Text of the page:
Guide To Spotting Fake/ Counterfeit Liverpool Shirts

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I think it safe to say now that a vast proportion of Liverpool shirts on eBay are of a counterfeit nature. I'm sure that along with others, I am getting a little bit disheartened by the number of individuals purchasing, what they deem "authentic shirts" on eBay, maybe never realising that they are paying extortionate prices for replicas produced for a fraction of the prices paid. I have therefore compiled a little article to allow you to determine upon receipt, which shirts are authentic, and which are poor replicas. In a growing market, it is becoming increasingly more difficult to assess their authenticity, but having purchased and sold Liverpool shirts on eBay now for in excess of 8 years, I hope this article will be of some benefit.

In general:


1) Always look at the picture posted. Counterfeit items do not usually post the actual picture of the item, and even if they do…if they are selling multiple items, the same picture is posted. Always approach such listings with an element of scepticism.
2) In general, far-east replicas are counterfeit in nature. Although this may detract from few honest and trustworthy sellers, the vast proportion does not follow this trend. Remember, that although their feedback may be impeccable, it is easy to get around purchasers who are unsuspecting and do not have first hand information about how to discriminate an official from a counterfeit shirt.
3) Although not always a reliable indicator, the tags are usually attached on the inside neck of authentic shirts, and not the arms. Unfortunately this is becoming less reliable as a marker, as a lot of the shirts are now being manufactured in  Thailand, as are the authentic shirts.

2004 and prior:


1) Of the older shirts (2004 and older), the easiest way to tell is from the material that the Carlsberg logo and Reebok logos are manufactures from. In an authentic shirt, these logos are made from exclusive felt, embossed onto the shirts. Counterfeit items generally tend to have a harder feel to them, and are generally not as flexible as the authentic shirts. Try flexing the material, and if this is not freely flexible along with the remainder of the material, you must show some suspicion.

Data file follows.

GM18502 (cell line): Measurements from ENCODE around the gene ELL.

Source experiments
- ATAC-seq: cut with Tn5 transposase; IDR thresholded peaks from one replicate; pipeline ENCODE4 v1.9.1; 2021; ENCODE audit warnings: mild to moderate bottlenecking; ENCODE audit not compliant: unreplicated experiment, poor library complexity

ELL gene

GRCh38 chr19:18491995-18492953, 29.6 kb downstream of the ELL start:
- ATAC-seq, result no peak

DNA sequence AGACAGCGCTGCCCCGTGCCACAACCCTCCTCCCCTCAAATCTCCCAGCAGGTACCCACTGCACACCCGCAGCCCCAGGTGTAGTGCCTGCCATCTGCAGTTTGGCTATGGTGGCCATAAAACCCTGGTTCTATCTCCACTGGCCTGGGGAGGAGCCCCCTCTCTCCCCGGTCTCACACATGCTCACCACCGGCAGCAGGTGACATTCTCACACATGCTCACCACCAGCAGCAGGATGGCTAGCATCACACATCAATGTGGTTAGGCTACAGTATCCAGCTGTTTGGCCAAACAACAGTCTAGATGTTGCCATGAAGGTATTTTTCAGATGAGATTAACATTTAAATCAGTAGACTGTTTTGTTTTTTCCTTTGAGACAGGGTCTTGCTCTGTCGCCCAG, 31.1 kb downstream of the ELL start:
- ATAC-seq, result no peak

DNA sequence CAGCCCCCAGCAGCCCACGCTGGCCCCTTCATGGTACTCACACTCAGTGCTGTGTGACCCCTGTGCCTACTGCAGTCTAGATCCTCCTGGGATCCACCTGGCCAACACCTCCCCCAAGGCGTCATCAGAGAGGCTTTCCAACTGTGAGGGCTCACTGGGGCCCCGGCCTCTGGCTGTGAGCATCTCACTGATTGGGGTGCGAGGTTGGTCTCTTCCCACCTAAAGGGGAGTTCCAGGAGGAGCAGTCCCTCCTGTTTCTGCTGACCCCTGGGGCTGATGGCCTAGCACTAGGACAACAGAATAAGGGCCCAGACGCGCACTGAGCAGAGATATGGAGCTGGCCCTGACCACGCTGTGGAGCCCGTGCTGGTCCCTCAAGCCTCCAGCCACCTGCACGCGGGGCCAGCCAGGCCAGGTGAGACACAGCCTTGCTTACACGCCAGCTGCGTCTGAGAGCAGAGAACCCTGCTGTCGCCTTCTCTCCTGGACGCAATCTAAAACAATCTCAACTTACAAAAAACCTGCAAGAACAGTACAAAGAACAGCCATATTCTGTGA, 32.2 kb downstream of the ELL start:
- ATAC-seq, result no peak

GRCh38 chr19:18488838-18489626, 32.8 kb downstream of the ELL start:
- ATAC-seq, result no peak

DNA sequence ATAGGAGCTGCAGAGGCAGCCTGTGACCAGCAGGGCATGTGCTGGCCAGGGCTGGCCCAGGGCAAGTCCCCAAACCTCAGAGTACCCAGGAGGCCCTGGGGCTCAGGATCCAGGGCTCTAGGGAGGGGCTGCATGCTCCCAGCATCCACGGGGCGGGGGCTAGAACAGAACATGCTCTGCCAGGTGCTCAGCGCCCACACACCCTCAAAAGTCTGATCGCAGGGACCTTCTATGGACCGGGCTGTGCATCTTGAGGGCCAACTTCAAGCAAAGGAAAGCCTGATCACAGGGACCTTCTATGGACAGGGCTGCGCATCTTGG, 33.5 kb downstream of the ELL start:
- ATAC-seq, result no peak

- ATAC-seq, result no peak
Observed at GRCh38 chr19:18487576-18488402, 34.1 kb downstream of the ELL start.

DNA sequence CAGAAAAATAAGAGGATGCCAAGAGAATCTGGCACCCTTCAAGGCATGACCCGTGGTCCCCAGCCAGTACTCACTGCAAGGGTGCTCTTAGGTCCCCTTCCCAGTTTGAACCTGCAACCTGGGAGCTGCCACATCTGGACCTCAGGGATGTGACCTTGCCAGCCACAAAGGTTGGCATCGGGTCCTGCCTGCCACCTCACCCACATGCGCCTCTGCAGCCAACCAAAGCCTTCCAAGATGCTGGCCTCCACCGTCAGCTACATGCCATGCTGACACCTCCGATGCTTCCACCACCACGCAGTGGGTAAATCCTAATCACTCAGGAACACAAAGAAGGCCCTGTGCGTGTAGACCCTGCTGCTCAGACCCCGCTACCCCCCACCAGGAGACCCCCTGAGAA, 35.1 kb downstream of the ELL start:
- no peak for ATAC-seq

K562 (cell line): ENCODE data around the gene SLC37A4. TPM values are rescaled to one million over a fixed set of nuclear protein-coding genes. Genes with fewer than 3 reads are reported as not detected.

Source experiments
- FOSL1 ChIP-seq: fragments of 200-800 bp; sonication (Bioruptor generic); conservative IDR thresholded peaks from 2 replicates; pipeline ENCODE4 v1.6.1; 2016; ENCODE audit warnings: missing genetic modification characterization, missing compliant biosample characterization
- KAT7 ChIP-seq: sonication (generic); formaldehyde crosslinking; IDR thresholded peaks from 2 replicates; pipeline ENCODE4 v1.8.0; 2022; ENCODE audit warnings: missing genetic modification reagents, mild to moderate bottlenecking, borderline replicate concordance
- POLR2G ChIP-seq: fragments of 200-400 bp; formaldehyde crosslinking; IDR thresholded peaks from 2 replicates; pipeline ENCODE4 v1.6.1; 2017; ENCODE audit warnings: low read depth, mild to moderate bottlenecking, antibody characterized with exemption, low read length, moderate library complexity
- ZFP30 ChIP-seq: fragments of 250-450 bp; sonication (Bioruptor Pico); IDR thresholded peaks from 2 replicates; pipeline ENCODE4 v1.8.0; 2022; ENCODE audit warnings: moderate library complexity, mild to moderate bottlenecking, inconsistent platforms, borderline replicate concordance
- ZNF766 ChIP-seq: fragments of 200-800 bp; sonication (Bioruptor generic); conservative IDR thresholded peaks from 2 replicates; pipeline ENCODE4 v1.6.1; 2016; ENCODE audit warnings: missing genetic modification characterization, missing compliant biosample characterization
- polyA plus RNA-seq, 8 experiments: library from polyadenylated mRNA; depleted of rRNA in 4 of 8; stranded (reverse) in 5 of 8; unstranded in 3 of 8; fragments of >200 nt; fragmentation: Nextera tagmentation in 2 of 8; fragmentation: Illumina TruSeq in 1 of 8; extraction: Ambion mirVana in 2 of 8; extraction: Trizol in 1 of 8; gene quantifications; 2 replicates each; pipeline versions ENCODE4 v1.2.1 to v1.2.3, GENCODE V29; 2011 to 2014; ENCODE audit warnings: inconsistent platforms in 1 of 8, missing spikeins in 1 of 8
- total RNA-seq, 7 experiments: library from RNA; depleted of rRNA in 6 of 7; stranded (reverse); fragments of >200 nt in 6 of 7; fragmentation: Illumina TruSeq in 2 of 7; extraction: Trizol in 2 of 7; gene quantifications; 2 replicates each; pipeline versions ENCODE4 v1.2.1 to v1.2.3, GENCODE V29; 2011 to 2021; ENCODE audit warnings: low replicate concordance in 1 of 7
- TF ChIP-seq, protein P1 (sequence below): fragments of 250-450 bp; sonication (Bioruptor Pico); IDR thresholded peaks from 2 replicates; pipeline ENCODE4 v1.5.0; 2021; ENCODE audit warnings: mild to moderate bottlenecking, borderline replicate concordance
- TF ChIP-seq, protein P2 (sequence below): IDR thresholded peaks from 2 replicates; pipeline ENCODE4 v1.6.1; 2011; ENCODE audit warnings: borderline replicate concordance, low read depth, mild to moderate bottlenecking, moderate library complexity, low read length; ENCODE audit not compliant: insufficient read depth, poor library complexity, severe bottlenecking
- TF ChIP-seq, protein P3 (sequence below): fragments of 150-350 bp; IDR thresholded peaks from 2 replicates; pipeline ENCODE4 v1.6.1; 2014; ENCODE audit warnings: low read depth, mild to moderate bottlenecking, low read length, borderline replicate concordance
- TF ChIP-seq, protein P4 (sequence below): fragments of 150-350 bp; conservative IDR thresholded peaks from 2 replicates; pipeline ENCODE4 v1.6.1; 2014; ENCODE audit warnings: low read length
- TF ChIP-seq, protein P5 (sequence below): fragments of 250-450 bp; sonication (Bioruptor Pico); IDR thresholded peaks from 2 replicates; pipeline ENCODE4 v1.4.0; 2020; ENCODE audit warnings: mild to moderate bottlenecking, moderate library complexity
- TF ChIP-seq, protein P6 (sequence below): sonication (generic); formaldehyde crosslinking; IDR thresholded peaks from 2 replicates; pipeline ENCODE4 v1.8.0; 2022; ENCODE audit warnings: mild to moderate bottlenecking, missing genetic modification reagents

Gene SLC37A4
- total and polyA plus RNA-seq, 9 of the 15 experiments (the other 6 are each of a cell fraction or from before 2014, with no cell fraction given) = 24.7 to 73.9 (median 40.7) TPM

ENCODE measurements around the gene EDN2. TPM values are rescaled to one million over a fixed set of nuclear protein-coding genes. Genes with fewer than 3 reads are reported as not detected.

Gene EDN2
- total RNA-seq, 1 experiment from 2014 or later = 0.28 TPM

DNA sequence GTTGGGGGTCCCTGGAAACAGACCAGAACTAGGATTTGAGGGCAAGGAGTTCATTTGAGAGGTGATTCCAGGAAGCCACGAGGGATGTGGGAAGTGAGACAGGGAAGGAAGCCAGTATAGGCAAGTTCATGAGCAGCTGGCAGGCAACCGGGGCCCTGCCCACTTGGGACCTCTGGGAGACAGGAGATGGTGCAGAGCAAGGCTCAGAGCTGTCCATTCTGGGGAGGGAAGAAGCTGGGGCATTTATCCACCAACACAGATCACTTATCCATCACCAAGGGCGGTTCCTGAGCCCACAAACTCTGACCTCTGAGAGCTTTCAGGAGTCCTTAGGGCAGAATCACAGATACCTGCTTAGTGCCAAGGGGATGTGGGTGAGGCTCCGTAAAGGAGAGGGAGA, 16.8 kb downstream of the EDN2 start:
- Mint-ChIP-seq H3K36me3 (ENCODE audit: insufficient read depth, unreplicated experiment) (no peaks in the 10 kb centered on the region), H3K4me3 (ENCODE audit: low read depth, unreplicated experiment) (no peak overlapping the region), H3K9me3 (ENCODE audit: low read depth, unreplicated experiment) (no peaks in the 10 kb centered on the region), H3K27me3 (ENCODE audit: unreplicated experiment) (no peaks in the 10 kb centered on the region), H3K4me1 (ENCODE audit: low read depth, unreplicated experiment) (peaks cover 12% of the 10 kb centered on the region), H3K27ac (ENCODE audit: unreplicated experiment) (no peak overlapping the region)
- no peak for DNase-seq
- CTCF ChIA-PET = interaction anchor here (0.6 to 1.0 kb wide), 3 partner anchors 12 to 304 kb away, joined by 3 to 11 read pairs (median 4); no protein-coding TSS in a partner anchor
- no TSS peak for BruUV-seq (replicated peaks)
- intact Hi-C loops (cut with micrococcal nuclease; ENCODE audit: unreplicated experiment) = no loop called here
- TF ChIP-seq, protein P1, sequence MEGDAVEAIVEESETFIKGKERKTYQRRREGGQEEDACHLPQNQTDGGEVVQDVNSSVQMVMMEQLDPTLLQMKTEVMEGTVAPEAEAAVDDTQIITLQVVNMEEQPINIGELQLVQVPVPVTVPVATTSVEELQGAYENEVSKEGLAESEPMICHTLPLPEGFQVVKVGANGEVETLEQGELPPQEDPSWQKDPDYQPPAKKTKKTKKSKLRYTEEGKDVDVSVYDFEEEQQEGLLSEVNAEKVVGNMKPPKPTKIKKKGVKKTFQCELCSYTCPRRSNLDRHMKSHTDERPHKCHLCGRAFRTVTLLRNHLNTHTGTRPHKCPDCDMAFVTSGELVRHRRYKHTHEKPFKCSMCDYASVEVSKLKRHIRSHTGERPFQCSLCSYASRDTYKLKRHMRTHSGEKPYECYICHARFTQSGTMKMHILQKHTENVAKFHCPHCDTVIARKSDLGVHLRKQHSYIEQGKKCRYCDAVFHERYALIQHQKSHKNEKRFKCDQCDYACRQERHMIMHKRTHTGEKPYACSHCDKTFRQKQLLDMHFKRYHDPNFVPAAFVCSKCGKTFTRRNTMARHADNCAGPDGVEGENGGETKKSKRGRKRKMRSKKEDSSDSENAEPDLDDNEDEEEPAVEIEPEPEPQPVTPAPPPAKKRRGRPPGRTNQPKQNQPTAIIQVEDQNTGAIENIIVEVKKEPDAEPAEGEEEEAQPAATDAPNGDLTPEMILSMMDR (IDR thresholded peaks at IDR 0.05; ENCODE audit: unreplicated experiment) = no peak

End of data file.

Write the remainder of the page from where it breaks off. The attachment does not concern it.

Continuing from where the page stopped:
2) Sizes: These were tell tale signs. Remembering that all size ranges in authentic shirts were in even values (38-40 = medium, 40-42 - large), it was immediately evident that the item was of a counterfeit nature when the sizes quoted were in even ranges i.e. 39-41 and 41-34
3) Detail: Of the patterned shirts produced, the detail also demonstrates counterfeit nature. Such an example was demonstrated by the Reebok away (yellow and black) shirt as worn by the team in the 2004/2005 season. The honeycomb pattern in an authentic shirt would always fade as it reached the bottom of the shirt, whereas counterfeit shirt patterns would cease abruptly.
4) I think it safe to say that in certain instances, as soon as you grasp the shirt, it is evident whether it is a counterfeit or not. The materials utilised for authentic shirts is of a far superior nature than the older counterfeits. Always bear in mind that the authentic shirts have an element of silk incorporated into the polyester material...so should always shine in certain lighting conditions. Although not always reliable as a marker, you would be surprised by how many these days utilise poor polyester only materials.